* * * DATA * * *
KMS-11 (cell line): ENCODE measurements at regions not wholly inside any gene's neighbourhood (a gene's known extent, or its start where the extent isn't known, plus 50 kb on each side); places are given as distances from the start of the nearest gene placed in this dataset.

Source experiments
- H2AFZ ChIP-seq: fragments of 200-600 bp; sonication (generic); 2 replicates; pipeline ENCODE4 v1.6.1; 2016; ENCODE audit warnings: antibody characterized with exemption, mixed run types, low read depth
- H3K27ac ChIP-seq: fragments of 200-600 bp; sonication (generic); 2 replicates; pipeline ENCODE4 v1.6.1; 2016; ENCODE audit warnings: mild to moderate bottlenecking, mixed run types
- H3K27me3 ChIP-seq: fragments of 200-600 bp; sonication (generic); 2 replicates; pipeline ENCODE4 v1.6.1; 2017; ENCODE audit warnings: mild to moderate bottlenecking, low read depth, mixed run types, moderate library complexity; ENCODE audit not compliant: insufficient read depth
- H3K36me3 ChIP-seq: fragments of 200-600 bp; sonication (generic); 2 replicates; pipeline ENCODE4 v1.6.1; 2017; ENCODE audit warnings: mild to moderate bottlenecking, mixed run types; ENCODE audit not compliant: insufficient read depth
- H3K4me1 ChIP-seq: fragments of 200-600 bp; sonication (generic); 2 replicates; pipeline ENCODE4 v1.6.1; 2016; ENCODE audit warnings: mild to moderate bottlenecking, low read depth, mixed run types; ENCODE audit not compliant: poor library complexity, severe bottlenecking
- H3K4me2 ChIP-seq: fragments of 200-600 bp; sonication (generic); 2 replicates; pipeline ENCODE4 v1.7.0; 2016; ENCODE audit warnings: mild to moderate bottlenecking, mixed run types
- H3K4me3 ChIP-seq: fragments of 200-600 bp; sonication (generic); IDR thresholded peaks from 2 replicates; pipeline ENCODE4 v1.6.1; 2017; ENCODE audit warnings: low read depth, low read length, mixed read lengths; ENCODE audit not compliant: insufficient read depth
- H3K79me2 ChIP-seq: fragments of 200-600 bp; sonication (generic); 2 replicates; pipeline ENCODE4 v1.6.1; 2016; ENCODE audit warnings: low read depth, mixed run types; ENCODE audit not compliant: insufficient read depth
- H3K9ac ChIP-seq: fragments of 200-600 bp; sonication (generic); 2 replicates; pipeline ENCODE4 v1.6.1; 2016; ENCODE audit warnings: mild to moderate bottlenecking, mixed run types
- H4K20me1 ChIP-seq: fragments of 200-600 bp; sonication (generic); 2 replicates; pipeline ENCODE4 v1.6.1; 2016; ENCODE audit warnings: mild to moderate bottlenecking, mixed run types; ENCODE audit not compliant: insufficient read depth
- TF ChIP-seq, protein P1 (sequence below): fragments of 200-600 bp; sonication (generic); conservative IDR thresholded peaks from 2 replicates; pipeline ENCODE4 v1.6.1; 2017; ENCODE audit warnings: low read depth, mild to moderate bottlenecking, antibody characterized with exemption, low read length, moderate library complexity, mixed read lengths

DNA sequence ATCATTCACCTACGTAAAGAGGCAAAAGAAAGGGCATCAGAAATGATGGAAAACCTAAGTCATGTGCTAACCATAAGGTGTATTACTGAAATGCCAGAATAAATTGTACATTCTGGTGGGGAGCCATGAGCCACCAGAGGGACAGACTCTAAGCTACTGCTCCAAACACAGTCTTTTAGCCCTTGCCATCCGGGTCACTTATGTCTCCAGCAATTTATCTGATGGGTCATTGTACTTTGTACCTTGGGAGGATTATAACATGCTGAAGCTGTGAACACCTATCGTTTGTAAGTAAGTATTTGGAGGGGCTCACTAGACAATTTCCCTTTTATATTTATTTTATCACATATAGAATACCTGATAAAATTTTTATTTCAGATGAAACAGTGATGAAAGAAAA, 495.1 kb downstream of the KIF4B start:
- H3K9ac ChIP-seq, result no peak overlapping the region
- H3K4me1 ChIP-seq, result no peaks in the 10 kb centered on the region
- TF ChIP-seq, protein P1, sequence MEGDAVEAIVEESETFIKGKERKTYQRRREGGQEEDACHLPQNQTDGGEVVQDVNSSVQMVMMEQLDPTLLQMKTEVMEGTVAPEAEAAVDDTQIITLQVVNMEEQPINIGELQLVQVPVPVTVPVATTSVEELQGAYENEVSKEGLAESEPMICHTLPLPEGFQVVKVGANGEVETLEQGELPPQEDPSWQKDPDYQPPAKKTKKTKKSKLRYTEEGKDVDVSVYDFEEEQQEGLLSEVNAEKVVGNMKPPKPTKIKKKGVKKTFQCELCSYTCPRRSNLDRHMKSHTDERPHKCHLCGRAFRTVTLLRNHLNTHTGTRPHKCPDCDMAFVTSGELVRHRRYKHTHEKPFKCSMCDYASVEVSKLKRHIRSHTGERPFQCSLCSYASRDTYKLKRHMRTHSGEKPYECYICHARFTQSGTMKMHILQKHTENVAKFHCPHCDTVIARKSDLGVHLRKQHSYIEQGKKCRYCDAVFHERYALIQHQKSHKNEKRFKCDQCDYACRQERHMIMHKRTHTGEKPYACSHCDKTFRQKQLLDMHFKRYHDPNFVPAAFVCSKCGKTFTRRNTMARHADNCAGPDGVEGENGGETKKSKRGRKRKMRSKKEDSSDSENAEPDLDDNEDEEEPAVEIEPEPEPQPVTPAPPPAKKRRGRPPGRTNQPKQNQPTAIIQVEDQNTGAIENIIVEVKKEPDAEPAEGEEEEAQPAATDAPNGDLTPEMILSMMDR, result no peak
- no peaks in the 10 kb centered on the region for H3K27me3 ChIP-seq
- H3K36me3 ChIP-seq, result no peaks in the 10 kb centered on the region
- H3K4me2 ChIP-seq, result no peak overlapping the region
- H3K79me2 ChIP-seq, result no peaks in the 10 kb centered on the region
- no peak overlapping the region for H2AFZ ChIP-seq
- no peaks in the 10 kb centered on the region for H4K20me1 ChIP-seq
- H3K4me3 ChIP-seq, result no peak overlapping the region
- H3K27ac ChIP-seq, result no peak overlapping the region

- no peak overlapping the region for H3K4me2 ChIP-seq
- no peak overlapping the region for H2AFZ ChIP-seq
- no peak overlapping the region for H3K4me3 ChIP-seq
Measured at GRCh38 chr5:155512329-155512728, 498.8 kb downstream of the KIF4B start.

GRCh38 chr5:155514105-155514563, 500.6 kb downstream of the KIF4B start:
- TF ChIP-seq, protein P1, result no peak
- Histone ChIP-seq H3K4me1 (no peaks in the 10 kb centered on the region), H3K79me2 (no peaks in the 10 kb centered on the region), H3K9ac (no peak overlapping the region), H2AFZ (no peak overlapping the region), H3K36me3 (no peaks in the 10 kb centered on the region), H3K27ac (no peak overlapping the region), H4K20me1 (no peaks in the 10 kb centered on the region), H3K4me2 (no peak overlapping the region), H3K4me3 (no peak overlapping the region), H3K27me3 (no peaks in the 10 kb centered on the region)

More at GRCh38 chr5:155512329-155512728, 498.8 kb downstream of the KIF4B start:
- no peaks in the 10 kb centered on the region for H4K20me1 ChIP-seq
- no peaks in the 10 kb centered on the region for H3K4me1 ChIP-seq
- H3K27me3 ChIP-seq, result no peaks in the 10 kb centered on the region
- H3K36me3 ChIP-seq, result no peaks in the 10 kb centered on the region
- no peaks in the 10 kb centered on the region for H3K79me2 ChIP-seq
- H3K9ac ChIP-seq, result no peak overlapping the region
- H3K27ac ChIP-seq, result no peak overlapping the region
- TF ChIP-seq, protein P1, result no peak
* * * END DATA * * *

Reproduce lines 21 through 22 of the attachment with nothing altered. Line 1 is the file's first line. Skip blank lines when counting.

- H3K79me2 ChIP-seq, result no peaks in the 10 kb centered on the region
- no peak overlapping the region for H2AFZ ChIP-seq